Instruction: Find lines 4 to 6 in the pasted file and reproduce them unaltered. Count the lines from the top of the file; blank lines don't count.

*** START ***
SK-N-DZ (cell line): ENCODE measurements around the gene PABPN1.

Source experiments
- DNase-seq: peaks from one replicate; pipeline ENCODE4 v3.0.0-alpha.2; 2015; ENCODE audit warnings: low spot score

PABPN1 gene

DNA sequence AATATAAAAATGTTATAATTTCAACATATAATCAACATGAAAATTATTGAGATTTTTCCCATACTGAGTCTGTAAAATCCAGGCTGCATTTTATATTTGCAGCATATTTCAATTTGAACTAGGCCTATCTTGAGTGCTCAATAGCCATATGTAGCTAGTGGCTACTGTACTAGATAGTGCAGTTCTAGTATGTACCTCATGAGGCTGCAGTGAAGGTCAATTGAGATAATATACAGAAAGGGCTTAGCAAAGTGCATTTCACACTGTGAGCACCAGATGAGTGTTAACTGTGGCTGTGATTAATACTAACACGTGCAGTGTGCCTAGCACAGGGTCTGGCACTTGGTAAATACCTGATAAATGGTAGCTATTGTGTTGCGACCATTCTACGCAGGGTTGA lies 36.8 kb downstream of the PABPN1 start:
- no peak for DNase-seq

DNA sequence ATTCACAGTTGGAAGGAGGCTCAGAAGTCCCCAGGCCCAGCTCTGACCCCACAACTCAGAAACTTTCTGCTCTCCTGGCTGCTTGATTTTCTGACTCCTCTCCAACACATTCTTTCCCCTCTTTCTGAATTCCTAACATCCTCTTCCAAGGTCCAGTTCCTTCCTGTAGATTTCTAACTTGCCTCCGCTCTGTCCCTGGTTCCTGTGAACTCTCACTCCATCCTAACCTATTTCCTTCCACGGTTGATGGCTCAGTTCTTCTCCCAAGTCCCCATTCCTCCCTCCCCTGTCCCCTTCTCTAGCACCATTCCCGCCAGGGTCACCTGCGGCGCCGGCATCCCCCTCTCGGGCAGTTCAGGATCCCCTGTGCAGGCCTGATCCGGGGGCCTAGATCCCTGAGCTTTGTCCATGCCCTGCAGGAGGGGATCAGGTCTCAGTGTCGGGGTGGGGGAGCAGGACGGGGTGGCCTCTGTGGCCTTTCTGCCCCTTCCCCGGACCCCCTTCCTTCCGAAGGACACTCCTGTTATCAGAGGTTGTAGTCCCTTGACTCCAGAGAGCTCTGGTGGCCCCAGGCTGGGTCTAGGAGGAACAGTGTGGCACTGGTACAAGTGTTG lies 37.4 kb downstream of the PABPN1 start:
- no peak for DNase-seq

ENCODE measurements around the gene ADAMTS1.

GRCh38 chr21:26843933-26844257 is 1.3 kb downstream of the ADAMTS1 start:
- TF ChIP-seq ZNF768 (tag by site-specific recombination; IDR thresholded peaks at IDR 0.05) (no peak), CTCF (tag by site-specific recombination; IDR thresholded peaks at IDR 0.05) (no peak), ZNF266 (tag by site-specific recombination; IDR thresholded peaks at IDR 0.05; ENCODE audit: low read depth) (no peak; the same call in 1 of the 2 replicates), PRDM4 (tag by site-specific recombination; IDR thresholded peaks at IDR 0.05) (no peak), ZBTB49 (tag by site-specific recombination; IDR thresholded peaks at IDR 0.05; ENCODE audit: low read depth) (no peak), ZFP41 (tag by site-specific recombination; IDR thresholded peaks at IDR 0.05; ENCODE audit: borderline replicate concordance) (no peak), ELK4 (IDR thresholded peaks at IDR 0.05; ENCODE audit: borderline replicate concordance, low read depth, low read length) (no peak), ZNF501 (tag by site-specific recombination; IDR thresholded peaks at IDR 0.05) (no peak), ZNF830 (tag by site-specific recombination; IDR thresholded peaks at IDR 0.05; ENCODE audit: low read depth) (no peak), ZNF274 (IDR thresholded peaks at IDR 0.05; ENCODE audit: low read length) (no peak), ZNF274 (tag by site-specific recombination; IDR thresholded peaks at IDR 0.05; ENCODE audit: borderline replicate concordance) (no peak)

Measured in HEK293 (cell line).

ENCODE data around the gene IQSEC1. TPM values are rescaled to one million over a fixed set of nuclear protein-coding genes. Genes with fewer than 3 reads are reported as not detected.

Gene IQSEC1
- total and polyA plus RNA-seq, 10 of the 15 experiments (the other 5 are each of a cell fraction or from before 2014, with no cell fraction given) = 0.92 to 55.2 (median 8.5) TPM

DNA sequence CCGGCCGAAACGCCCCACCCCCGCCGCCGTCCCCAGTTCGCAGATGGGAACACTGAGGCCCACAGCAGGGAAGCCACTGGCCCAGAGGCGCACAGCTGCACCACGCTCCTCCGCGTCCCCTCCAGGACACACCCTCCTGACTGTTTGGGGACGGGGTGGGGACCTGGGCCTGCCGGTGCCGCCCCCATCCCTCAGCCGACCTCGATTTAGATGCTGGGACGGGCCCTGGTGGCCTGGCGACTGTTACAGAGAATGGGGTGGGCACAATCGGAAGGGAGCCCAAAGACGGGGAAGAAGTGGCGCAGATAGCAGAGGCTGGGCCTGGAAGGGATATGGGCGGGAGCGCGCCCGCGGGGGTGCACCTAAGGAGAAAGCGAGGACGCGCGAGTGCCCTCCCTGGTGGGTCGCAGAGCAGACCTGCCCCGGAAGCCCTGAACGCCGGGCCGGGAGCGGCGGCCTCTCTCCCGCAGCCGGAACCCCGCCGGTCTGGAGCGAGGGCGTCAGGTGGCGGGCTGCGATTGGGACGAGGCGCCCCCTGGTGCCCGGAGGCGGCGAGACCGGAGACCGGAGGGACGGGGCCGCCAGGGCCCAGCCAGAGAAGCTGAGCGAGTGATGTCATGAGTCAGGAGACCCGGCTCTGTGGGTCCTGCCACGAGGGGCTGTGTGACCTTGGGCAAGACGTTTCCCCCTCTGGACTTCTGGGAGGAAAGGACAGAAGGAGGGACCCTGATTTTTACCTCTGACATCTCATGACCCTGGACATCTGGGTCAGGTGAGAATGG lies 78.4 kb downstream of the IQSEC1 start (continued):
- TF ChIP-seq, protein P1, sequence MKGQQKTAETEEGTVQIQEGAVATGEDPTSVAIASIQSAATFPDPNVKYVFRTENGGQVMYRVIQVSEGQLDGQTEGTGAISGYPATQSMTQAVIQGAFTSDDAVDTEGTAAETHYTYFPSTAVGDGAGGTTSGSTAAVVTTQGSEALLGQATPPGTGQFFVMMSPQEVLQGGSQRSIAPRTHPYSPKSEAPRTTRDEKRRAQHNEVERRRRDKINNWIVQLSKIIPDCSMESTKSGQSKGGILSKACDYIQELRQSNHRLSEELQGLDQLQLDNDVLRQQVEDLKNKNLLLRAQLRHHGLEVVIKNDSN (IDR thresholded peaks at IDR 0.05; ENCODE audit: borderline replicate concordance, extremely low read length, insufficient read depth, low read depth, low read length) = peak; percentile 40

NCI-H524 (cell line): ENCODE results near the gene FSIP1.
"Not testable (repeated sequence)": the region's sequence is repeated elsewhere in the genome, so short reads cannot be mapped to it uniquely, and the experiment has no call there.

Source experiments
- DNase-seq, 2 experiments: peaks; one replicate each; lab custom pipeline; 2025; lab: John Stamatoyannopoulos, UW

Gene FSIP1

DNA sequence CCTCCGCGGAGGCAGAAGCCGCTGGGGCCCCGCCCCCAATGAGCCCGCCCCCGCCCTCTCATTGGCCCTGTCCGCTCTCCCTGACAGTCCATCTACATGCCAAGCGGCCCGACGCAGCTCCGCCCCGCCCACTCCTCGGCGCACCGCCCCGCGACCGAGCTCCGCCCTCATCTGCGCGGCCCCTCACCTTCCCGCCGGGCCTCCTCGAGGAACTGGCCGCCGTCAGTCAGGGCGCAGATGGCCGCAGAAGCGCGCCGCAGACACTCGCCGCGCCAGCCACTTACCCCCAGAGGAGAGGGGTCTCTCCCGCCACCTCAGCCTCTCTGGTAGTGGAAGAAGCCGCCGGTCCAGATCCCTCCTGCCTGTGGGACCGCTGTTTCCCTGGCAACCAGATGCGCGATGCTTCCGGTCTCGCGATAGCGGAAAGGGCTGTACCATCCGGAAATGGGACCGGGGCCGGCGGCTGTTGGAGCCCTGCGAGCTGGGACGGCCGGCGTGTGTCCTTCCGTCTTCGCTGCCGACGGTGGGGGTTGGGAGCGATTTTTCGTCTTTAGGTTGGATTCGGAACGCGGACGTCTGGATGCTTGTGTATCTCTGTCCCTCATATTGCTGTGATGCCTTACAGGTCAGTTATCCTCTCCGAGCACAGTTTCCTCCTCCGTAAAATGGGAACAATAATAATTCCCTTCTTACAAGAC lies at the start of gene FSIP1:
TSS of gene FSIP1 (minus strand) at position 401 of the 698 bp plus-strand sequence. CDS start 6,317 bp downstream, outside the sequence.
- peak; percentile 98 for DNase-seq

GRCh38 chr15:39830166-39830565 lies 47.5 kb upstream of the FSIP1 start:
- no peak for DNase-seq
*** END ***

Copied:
PABPN1 gene

DNA sequence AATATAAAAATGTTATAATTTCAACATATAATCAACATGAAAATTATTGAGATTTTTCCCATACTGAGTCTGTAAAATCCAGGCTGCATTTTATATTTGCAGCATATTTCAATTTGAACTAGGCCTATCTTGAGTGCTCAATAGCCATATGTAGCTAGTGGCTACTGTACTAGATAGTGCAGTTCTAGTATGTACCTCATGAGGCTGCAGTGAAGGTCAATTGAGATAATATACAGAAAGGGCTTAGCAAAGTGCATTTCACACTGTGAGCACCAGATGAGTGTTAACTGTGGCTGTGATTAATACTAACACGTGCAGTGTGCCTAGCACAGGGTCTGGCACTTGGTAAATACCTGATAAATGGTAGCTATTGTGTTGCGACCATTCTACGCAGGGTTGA lies 36.8 kb downstream of the PABPN1 start:
- no peak for DNase-seq